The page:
For the Wave 125i, it’s the thinner profile for its front/rear default tyres where fast cornering can be a bit daunting. It probably won’t cause the Wave 125i to flip up or skidded while negotiating a bend at faster speeds but the rider could feel the rear’s tendency to slide a bit when doing that, which is due to the rear suspension being a little too soft for that kind of feat.

Last but not least, which bike would I choose between the Wave 1255i and The Grom? If it is for city riding and daily commuting, the former fits the description well. However, if one prefers to do both as well longer trips to another state or as far North to Penang or down south to Johor Baru or across the Causeway to Singapore, The Grom is the better choice as you are unlikely to experience rider fatigue or “fried butt” in the long ride process with it.

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The photo above of The Grom was snapped using the Canon EOS 80D at Tanjung Sepat near morib in the state of Selangor Darul Ehsan.

 
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REVIEW RIDE: Honda RS150R Sports Cub

10 Jul

Four stroke technology in smaller engine capacity motorcycles continues to improve by leaps and bounds. This improvement is thanks in part to participation by the Japanese manufacturers like Honda, Suzuki and Yamaha in the annual MotoGP Championship series where 1,000cc prototypes are entered for competition.

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What has MotoGP got to do with the R&D on the performance of such kapchai bikes?

Plenty. Chief among the improvements is the ability to make 4-stroke technology to be as agile and faster than the discarded 2-stroke version over the years after 4-stroke MotoGP prototype bikes were introduced in 2002 to take over the mantle from those 2-stroke-based, 500cc machines in the Championship.

Of course, those MotoGP prototype bikes are 1,000cc beasts, which are doubled the capacity of the 2-stroke 500cc. But that’s needed in order for a 4-stroke version to outperform a 2-stroke bike. However, conventional 4-stroke kapchais are mostly in the 100cc to 125cc range, almost the same for their 2-stroke counterparts.

So how does this translate into better and faster performance over their 2-stroke cousins?

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The answer is both Yes and No.

Yes, in the sense the modern 4-stroke version is much faster and agile than those 2-stroke bikes produced during the 90s, and throughout first decade of the 21st Century as not much new development has gone into the latter as the world has more or less embraced the cleaner engine combustion, thanks in part to the compulsory emission control via Euro4 now enforced in Europe, as well as the United States where all kinds of 2-stroke bikes are simply non-legal on public roads.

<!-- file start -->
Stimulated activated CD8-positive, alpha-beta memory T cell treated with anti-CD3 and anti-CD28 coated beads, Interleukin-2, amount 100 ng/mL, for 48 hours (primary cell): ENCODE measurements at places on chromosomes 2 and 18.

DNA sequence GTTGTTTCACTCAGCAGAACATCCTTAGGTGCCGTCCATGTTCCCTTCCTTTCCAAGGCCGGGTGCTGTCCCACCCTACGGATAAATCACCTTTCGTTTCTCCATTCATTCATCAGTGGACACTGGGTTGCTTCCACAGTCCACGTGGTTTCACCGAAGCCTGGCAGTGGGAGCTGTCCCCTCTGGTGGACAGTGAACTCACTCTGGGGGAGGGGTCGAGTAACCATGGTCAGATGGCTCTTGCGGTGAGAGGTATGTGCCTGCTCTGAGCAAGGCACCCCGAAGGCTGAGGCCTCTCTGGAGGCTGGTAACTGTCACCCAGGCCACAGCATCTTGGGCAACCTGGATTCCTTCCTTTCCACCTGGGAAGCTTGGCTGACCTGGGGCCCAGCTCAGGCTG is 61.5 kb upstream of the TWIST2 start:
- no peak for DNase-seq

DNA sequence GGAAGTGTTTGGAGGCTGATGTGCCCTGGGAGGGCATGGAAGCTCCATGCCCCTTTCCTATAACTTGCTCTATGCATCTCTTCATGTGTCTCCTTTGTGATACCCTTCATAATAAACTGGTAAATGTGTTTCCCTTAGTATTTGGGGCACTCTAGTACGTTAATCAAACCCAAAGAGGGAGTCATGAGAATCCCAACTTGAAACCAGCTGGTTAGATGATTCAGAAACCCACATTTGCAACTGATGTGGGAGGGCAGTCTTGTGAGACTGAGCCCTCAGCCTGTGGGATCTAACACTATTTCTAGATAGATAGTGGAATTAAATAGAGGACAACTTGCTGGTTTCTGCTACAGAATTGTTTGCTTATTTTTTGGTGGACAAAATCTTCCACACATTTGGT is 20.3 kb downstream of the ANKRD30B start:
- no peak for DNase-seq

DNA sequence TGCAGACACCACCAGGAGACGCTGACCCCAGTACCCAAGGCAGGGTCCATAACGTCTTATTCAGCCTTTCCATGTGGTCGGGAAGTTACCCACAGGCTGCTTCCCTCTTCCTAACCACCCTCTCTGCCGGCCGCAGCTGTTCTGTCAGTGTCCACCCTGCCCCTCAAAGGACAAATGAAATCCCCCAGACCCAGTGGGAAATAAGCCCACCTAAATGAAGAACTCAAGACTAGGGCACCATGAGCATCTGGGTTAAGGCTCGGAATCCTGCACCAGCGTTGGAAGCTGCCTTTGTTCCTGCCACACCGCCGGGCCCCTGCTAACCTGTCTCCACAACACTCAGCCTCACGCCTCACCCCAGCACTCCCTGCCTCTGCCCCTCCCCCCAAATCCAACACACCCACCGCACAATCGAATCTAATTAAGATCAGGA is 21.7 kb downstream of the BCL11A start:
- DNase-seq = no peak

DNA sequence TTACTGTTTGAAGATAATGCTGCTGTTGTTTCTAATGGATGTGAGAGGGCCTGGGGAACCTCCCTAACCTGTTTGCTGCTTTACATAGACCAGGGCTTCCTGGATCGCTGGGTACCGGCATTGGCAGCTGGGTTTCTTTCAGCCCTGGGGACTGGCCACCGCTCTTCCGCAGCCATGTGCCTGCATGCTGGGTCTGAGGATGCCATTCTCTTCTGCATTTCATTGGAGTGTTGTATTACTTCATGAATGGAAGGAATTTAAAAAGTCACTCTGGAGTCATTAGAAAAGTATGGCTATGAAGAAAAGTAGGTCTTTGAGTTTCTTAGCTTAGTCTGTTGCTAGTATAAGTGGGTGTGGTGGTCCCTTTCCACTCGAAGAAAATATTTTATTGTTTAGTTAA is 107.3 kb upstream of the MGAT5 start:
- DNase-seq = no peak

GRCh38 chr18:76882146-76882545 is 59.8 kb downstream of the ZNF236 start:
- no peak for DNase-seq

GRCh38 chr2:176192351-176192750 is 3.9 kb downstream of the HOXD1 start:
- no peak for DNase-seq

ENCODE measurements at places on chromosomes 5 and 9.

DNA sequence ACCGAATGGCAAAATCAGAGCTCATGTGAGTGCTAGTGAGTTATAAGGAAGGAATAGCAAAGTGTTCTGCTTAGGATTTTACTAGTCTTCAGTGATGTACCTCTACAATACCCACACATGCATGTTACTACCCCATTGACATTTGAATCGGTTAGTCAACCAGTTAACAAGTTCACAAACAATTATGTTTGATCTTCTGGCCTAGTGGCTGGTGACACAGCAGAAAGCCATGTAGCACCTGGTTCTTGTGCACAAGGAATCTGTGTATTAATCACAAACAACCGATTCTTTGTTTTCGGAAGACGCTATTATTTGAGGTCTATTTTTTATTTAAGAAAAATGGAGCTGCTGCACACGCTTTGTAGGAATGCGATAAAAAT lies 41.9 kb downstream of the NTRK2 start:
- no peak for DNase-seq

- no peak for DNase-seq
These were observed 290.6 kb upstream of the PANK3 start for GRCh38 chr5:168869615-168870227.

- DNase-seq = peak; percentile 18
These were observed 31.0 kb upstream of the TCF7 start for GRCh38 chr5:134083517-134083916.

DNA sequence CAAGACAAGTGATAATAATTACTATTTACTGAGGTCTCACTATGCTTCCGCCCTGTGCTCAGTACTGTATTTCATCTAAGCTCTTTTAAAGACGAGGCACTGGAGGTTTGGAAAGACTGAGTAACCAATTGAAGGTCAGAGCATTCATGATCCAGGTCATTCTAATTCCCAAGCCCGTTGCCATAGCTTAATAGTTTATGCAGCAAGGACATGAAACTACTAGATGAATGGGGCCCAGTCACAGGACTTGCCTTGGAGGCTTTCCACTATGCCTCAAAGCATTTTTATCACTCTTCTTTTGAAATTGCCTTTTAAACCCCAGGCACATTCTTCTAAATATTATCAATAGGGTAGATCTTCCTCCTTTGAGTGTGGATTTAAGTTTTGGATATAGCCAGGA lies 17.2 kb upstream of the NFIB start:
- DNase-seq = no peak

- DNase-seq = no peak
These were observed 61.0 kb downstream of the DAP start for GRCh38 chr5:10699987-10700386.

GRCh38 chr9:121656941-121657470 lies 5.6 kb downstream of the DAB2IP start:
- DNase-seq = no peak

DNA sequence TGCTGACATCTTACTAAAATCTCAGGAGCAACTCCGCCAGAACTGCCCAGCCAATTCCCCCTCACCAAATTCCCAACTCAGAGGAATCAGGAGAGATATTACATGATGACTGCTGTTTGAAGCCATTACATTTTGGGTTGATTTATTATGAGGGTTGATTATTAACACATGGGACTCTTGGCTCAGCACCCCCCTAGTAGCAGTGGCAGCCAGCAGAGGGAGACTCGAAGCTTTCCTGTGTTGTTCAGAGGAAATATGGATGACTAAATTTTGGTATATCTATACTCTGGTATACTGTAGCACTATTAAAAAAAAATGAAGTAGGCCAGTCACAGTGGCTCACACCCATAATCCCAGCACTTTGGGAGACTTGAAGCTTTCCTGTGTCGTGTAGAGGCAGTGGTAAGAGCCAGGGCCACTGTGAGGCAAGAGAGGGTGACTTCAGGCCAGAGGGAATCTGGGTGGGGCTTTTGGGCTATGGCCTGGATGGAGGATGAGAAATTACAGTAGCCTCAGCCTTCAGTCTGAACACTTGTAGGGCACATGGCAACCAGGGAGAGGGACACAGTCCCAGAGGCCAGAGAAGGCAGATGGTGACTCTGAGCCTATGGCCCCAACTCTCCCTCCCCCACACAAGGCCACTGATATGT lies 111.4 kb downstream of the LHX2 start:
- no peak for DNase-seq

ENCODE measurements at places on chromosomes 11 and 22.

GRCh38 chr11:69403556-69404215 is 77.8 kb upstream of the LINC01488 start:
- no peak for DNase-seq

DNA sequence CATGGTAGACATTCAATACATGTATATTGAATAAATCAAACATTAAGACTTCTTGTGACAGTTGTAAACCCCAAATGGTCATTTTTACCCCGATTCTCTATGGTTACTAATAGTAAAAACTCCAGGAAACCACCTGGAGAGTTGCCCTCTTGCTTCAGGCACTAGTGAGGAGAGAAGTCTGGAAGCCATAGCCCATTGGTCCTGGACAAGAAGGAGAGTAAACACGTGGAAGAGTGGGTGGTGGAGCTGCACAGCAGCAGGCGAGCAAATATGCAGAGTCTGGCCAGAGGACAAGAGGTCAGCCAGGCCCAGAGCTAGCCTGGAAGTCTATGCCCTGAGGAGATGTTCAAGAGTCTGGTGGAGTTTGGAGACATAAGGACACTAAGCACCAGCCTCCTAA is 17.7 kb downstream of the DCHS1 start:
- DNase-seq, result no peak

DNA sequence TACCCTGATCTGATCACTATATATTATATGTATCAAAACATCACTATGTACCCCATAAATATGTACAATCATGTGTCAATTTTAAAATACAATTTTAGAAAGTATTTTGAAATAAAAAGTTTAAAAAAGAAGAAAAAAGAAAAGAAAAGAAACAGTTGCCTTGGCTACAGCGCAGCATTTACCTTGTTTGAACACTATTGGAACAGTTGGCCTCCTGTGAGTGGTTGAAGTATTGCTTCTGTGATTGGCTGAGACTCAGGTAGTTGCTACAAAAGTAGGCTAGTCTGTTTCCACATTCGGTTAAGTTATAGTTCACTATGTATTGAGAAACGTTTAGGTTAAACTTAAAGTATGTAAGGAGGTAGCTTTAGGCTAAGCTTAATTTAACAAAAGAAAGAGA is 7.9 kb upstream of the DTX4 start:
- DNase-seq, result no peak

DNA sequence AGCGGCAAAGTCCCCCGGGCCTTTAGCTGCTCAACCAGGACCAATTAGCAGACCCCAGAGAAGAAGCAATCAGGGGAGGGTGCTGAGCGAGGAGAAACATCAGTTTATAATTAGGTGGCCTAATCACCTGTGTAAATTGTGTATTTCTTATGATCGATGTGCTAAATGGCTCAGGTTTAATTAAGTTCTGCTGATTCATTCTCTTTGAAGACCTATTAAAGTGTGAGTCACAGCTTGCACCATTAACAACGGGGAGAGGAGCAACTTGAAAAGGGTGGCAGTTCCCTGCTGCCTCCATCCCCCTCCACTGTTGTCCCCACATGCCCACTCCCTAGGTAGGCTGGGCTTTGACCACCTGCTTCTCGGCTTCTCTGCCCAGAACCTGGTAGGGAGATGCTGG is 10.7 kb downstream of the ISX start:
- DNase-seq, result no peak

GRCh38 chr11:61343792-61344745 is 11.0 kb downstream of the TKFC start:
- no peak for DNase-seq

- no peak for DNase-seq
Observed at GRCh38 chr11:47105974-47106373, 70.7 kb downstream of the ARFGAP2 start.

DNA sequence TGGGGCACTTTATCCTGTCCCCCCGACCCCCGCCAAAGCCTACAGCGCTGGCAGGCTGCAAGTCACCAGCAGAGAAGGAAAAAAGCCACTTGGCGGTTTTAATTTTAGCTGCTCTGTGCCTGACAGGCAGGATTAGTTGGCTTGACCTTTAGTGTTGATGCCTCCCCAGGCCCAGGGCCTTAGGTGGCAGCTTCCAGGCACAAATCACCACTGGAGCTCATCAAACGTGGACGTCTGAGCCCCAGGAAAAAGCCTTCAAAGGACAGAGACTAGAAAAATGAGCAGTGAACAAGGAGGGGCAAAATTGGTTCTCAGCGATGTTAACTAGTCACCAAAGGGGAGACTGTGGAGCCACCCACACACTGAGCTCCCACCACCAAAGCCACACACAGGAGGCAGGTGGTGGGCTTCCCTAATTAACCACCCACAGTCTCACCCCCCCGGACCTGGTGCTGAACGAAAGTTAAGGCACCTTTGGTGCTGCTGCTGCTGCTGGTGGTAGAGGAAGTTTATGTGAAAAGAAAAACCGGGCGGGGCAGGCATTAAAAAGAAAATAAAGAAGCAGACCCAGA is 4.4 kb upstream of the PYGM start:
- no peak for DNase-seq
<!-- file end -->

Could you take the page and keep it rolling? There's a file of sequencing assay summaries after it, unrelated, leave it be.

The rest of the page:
No, in terms of – if R&D on 2-stroke technology is still ongoing strongly between the Japanese manufacturers, then the modern 4-stroke bikes would have a harder time in beating those speedy and lighter 2-strokers.

For the nearest comparison, it is safe to say all the latest 4-stroke kapchai would be able to outperform any outdated 2-stroke bikes that are still roadworthy in the present day.

Case-in-point would be my ageing Honda NSR150RR – a 2-stroke sportsbike against the latest Honda Cub/kapchai in the market – the Honda RS150R, a 150cc 4-stroke with a 6-speed transmission and bigger tyre profiles for front/rear than a conventional Cub. Oh, that 6-speed transmission is not automatic as a manual clutch lever is needed to operate the RS150R.

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Where standard acceleration is concerned, the Honda RS150R is as fast as my NSR150RR. In fact, I came across a rider on the RS150R prior to doing this review, challenging me while I was on the NSR150RR. Of course, tried as much as he could, there was no way he could overtake my NSR150RR on the highway leading to Purtrajaya from Bandar Salak Tinggi located in southeastern area of Selangor. Nevertheless, that RS150R rider was very close behind. The higher top speed of my NSR150RR also prevented him from overtaking me as the RS150R’s top speed maxes out at 145km/hr (on speedometer) while my bike could hit 165km/hr (measured). Yes, it was the NSR’s top speed that prevented the RS150R from being ahead.

Had I came across that rider while negotiating S-curves on twisty old roads, there’s no doubt the RS150R would have outperformed the NSR150RR easily as old 2-strokers are somewhat slower in getting up to speed in such a condition as opposed to riding on wide-open highways.